Much of that land to the east remains undeveloped; however, much of the land to the west of where I’m at—land that Federal soldiers had attacked across—has been subsumed by a commercial gravel pit. Just beyond the treeline in that direction, a man-made ridge looms along the border of the park like an earthen tsunami risen up out of the gravel pit, ready to crash into the battlefield. The sheer bulk of it, glimpsed through the trees, intimidates me. Hell, I think its bulk intimidates even the sunset, which seems to be trying really hard to slip past its crest unnoticed.
I can’t be too mad at the gravel company. The county park, which opened in 1996, wouldn’t exist at all if the company hadn’t chosen to set aside these 80 acres for preservation. The gravel company even provided the gravel for the path I’m jogging on.
My shoes chuff in that gravel with each step, and the neon yellow laces of my sneakers flash just in front of me in the gloaming. Flash. Flash. Flash—though at the pace I’m plugging along at, it feels more like flash……flash……flash…….
The usually deep greens have been bleached by the fading light into shades of gray and charcoal. If not for the earthen ridge to the west, the sun would still be high enough to lance sideways into the forest, but dusk comes earlier here because of it. Evening has filled the woods.
I have colleagues who’d give me a heap of shit for jogging out here. “It’s not what a battlefield is for,” I hear one of them say. That comes up a lot when we talk about visitors at Spotsy. The vast majority of them show up to jog or bike or walk their dogs. The leaf-cover that canopies the road provides plenty of shade, and the road is smooth and well-maintained. The Civil War might just as well have been fought for the opportunity to create a convenient greenspace there.
I’ve chosen North Anna precisely because it’s a battlefield, though, not just because it’s a park. New way to see it, I huff. Two birds with one stone.
Oh, Lord, I can’t even think in complete sentences. Whose idea was this, anyway?
At the end of the trail, an overlook extends over the edge of the bluff, offering a glimpse of the North Anna River below. The trees grow thick here, and the dwindling light has sapped all the sparkle from the water, so it’s hard to see much river.
I hop down from the platform and get ready to resume my jog when a man rounds the bend wearing a camo jacket. I can smell cigarette smoke off him from ten feet away, as if the guy just rolled around in an artillerist’s powder magazine and then ignited himself. Where he came from, I have no idea; at my pace, I should’ve passed anyone on the trail who’d arrive at this spot so shortly after me. He seems utterly unconcerned with me, though. I give him a nod as I pass and then pick up my pace to a jog to put some distance between me and the overlook. I don’t feel threatened at all, nor do I feel the need to run away from the guy, but I don’t want to find out the hard way, either, that he’s really Slender Man in disguise or something, teleported here in the middle of the woods to eat my soul.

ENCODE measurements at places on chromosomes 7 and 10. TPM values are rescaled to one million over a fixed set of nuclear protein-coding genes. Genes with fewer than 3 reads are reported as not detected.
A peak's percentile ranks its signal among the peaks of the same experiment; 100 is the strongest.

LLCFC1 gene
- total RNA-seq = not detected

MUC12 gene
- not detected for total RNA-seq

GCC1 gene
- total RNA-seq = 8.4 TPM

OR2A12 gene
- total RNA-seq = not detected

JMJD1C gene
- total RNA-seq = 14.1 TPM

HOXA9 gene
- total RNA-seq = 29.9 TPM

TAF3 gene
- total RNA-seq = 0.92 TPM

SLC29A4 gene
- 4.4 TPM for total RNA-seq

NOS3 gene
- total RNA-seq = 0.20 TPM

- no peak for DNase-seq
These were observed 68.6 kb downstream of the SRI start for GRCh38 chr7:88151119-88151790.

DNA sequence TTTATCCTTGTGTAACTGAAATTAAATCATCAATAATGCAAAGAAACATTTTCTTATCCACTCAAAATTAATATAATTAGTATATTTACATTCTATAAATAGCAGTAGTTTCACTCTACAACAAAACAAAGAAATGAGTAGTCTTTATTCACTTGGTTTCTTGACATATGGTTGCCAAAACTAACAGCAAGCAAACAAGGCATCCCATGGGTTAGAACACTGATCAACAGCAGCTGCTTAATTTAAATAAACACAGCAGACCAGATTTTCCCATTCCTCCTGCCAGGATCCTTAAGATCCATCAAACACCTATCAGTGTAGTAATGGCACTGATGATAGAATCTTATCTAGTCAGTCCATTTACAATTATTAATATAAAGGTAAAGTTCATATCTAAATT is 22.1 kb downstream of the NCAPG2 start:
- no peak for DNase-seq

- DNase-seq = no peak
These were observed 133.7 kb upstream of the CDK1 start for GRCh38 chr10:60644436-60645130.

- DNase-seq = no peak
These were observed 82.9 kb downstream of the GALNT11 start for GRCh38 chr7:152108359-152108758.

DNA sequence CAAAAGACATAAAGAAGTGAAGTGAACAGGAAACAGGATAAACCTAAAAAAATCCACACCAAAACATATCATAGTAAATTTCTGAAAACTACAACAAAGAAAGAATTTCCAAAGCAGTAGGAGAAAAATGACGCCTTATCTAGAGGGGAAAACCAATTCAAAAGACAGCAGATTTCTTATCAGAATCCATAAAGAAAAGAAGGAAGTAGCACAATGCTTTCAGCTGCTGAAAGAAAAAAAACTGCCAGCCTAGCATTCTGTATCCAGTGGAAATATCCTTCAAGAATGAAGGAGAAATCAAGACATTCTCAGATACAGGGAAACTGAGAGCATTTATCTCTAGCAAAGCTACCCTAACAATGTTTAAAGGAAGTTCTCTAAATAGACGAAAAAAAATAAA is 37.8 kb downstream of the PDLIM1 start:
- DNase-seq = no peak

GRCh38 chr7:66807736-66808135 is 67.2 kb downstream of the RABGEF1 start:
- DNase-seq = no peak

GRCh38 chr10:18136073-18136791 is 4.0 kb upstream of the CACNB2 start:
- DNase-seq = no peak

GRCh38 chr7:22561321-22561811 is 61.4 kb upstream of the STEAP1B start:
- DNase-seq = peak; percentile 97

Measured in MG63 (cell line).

I curse the slight uphill rise, away from the river, that suddenly catches me off guard. It’s long and straight—the worst kind. No mental trickery will get me over the top; I just have to do the distance. Grit it out. Don’t give up.
I should be grateful for every foot of this pathway. This battlefield could simply not exist at all. That would suck, I think. Then I chuckle, amused at the complicated little mindgame I’m pulling on myself in order to make it to the top of the rise: I need to feel grateful for the battlefield and complaining about it at all is really me being ungrateful and so I should feel guilty about that and stop my bellyaching about having to run here because the alternative could be that there would be no “here” and how would I feel about that?
I make it to the top of the rise. I feel like I want to pitch over sideways into the bushes and suck air for a week. Instead, I keep going.
That’s what the Overland Campaign was about, anyway, right? Keep going.
I intend to jog it out along this line if it takes all summer. Or evening.
Never give up.